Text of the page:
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Sunday, September 2, 2012

Baby Einstein, Julie Clark and "crucial early years"

Janey is a huge fan of Baby Einstein videos. I am not. She loves the music, the toys, the soothing voices, the silly puppets, the whole bit. She's way past their target age, but of course not developmentally that far past, although somewhat even there. We let her watch them, including some in French I bought by mistake at a yard sale.

In every single Baby Einstein video, the founded of Baby Einstein, Julie Clark, gets on and talks about how great she is. Of course, not literally, but that's the message you get. She has two adorable blond girls, who are on the videos a lot, and she says in her sweetie-sweetie voice essentially that if you use her entire line of products, your child will be perfect. Again, not literally. She actually talks about how they are used to INTERACT with your child. Parents are shown interacting, which mostly seems to be pointing to the TV while a baby stares at it. Sure. Like those parents aren't hurrying into the kitchen to make up a cup of coffee and have 10 minutes to read the paper while the kid is entertained. Or maybe they aren't. Maybe THAT'S why I've got an autistic daughter! And of course that kind of message is the hidden one. You want your kid to be NORMAL, don't you? And not just normal, but BETTER than normal? Here's a shortcut way to do that!

And that gets to something that has been bothering me lately---the whole notion of those "crucial early years" And especially as that concept relates to autism. I see articles all over about how to diagnose autism in very young kids, so you don't miss those early years to work with them and make them "normaler" It bothers me for a couple reasons. One is that Janey was a late bloomer when it came to autism. She was not diagnosed until she was 3 years, 4 months, and although I might have been terribly wrong, I don't think she showed serious signs until just before she turned 3. She was discharged from Early Intervention at 3 with few concerns---she has been in it for her motor delays only. There were little oddities, of course, but she was certainly not a slam-dunk, anyone could see it autistic child until that age. So we missed a good potion of those "crucial" years. And then I took what was probably a slacker approach. She got an IEP, she started therapies, but I didn't do a full court press. I didn't insist on 25 hours of ABA a week. She was not even in a full day preschool for the first 2 years (although I was angry about that, but chose to leave her at the school I loved instead of move her to another one where she would get a full day). I didn't ignore her autism---you can read this blog that started right after she was diagnosed if you want to decide for yourself---but I didn't go as all out as I could have.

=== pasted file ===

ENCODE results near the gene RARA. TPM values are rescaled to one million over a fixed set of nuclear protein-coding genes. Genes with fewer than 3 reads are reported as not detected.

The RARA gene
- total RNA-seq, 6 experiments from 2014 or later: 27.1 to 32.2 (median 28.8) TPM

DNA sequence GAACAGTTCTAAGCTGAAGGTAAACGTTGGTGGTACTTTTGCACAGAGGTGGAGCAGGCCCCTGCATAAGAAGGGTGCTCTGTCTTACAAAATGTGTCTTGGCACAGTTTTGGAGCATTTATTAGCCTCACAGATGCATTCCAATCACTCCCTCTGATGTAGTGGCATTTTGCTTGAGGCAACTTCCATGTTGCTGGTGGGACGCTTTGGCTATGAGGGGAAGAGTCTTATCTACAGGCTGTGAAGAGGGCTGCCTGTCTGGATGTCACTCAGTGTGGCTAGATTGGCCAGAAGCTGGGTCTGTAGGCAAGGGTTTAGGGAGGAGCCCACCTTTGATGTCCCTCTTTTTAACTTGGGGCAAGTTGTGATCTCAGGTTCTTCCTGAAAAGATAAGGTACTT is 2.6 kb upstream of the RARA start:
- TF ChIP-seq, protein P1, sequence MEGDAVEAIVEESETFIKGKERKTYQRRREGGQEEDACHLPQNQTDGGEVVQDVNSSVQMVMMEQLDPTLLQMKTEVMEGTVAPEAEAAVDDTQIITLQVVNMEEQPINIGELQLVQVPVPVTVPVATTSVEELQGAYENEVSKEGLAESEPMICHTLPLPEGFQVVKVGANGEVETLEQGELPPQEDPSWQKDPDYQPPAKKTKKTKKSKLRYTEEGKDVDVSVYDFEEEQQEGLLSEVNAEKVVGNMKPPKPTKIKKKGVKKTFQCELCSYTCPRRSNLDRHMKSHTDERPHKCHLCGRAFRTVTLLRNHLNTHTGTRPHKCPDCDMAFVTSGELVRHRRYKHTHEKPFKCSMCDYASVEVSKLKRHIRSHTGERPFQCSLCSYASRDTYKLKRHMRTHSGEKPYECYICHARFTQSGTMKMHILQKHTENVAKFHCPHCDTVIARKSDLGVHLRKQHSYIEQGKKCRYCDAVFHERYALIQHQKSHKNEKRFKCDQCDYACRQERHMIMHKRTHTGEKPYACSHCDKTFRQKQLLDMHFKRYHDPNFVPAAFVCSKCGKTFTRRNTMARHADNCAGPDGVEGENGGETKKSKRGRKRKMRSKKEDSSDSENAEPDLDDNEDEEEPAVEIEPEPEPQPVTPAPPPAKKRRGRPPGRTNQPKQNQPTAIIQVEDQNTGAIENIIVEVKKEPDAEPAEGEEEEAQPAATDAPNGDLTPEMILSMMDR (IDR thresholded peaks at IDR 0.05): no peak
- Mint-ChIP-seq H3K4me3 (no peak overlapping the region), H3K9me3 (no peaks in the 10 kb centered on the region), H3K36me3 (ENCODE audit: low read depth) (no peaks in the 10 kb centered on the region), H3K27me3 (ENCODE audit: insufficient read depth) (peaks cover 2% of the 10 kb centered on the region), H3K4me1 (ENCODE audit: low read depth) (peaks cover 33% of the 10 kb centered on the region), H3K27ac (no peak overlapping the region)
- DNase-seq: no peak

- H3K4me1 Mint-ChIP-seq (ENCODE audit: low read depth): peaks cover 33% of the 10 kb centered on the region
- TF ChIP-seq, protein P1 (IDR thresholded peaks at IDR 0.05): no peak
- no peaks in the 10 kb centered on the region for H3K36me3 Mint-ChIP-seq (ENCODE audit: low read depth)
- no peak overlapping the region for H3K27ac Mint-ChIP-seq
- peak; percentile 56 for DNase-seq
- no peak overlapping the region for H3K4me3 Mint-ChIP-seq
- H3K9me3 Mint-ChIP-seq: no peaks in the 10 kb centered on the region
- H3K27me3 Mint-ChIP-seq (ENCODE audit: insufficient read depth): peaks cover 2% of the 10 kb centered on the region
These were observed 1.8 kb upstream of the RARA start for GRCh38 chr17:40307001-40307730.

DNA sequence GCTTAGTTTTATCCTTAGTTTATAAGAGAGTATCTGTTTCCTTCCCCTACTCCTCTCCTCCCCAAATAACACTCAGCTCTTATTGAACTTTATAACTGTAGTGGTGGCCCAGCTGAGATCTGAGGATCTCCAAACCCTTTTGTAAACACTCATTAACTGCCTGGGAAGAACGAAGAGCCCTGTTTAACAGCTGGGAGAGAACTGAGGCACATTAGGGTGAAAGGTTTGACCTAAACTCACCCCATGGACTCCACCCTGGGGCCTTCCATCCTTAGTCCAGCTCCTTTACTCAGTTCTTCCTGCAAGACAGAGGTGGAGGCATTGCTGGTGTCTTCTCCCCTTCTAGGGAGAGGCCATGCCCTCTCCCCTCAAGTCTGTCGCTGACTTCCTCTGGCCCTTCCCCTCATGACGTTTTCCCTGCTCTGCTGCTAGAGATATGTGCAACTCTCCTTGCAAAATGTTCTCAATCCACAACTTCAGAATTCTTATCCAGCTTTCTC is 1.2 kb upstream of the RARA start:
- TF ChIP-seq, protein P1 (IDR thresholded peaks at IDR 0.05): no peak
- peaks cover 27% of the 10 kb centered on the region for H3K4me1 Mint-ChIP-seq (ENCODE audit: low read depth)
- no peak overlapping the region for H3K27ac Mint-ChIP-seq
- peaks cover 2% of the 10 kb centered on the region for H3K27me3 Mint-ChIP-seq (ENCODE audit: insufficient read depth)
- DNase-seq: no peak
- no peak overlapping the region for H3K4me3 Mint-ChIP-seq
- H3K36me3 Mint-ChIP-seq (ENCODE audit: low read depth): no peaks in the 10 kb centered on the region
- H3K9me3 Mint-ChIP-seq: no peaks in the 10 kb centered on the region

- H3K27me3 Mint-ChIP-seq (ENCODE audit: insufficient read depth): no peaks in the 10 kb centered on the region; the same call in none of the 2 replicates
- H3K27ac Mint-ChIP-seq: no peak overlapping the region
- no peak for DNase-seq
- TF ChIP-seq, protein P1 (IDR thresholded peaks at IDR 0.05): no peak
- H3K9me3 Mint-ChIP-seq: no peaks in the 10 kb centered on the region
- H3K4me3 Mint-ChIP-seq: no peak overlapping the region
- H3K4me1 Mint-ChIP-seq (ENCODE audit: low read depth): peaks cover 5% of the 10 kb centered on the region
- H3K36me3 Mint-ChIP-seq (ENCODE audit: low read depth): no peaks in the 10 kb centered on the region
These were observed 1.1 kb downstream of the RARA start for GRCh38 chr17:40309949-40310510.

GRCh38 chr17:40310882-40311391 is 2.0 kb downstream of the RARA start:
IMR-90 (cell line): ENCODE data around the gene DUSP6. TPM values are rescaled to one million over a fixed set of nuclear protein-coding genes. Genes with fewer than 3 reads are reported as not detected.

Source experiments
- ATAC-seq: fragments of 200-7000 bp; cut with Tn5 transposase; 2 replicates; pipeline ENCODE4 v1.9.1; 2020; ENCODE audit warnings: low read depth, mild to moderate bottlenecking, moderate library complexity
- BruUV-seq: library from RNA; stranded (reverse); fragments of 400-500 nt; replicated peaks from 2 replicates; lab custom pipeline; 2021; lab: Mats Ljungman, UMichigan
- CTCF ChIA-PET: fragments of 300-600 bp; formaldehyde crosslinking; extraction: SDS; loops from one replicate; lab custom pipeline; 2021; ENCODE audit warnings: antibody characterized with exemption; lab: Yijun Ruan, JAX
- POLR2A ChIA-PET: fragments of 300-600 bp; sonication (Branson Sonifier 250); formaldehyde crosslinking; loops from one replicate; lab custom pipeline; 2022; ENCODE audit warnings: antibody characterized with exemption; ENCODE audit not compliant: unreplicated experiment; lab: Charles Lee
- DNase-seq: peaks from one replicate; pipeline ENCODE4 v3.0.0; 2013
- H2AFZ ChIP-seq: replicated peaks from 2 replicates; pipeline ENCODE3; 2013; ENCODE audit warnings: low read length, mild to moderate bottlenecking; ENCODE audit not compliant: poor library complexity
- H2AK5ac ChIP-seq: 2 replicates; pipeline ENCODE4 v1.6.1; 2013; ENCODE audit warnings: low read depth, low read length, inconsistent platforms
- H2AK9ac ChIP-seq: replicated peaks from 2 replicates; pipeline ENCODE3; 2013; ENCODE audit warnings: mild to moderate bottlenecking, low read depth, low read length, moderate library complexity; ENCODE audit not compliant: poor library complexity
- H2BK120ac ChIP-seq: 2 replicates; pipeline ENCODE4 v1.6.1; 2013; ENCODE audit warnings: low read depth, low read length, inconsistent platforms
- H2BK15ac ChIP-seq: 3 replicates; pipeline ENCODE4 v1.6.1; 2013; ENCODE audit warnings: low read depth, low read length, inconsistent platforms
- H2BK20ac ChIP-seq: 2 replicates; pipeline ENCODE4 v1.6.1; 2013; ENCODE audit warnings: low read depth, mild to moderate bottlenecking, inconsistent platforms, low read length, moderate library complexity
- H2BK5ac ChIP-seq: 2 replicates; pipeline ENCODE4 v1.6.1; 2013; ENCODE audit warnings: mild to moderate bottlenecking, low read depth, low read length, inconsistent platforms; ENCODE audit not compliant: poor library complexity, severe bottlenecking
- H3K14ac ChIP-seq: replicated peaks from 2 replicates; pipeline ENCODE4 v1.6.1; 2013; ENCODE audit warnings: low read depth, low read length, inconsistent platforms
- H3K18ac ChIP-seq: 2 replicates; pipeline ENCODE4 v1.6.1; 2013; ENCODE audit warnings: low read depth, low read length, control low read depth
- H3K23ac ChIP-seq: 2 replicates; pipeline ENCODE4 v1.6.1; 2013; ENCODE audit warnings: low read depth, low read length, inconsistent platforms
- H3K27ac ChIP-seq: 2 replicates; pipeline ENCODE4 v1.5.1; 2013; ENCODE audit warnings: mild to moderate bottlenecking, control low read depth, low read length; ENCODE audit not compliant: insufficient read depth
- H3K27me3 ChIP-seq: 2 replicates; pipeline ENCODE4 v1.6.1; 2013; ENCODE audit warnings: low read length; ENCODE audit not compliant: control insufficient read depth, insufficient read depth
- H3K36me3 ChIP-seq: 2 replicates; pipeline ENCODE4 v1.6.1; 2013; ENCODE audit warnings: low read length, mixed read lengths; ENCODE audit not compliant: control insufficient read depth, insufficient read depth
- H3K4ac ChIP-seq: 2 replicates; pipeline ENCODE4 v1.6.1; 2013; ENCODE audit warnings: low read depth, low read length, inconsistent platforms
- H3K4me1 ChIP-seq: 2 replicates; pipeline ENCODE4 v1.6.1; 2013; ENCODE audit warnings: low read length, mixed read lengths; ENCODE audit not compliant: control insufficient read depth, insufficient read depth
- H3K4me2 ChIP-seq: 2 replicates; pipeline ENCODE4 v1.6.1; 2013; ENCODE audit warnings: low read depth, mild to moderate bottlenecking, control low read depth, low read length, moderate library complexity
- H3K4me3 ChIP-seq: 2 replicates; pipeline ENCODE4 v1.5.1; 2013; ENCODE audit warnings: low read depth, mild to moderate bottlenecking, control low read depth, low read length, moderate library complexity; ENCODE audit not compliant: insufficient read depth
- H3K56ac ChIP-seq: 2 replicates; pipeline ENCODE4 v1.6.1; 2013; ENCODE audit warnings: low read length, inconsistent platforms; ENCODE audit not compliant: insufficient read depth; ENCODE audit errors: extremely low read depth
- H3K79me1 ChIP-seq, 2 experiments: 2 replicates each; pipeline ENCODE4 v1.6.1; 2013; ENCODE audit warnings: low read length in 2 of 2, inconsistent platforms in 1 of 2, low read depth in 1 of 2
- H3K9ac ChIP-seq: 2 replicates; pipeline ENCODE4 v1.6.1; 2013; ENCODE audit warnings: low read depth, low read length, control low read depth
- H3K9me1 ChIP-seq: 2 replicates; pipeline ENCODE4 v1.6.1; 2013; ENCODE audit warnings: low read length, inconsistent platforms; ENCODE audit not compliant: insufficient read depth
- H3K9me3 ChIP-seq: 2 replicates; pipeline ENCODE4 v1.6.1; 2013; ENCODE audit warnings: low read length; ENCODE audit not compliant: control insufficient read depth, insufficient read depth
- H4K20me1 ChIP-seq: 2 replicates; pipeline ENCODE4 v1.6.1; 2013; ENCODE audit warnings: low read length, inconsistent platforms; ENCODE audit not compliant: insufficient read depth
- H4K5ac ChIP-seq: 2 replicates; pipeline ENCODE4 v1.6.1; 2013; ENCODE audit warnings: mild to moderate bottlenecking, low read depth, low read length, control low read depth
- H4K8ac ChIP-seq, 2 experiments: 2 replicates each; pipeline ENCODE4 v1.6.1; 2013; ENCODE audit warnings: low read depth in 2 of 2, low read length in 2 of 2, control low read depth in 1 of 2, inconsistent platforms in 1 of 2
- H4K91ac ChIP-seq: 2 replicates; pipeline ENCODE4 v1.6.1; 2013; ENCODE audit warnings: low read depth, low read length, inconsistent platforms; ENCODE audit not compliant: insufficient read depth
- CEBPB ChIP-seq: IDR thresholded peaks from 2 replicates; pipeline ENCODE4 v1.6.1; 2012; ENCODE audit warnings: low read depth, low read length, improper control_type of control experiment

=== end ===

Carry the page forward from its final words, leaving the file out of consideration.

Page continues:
And why is that? Partly because I was just not sure that I believed any one approach deserved that much of her time. I think ABA is good, done well, which it took us a long time to get done well (thank you, Mr. Ken!). I think strong teachers are good (thanks to all of you!), but I just don't think there is any one thing that needs to be done in huge amounts to "fix" Janey. It's partly that I think it's both too late and not too late. It's too late because although I am not sure what caused Janey's autism, I am pretty sure it's something that happened when I was pregnant, or long before that, when some autistic little genes came together somewhere in Tony's and my ancestors. It's not too late because I think one of the hallmarks of autism is a delayed learning period. Janey still learns new things all the time. It's slow to see, sometimes snail slow, but I see her using words she hasn't before, I see her becoming closer to being toilet trained, I see her accurately "reading" her videos to see which one she wants, I see her asking more easily for what she needs, I see her catching balls and running like a champ and getting excited when I tell her school is in 4 days.

I don't think Janey is going to catch up, to be "normal". Of course, I dream of it. Of course, I hope I'm wrong. But I don't think it's fair to her to spend her whole childhood in pursuit of that dream. If she can be happy, if she can enjoy life, on the days I see that dream within reach, she is living a valid life right now. Despite what I think Julie Clark would say.

1 comment:

Jess said...

I know in my head the normal for children with disabilities is not the normal for most of their classmates. I've only been in my step-daughter's life for about 3 years now and I still struggle with wanting her to be "normal." I'm sloooooooooly, painfully slooooowly, letting go of that. Did I mention it's been a slow and painful process?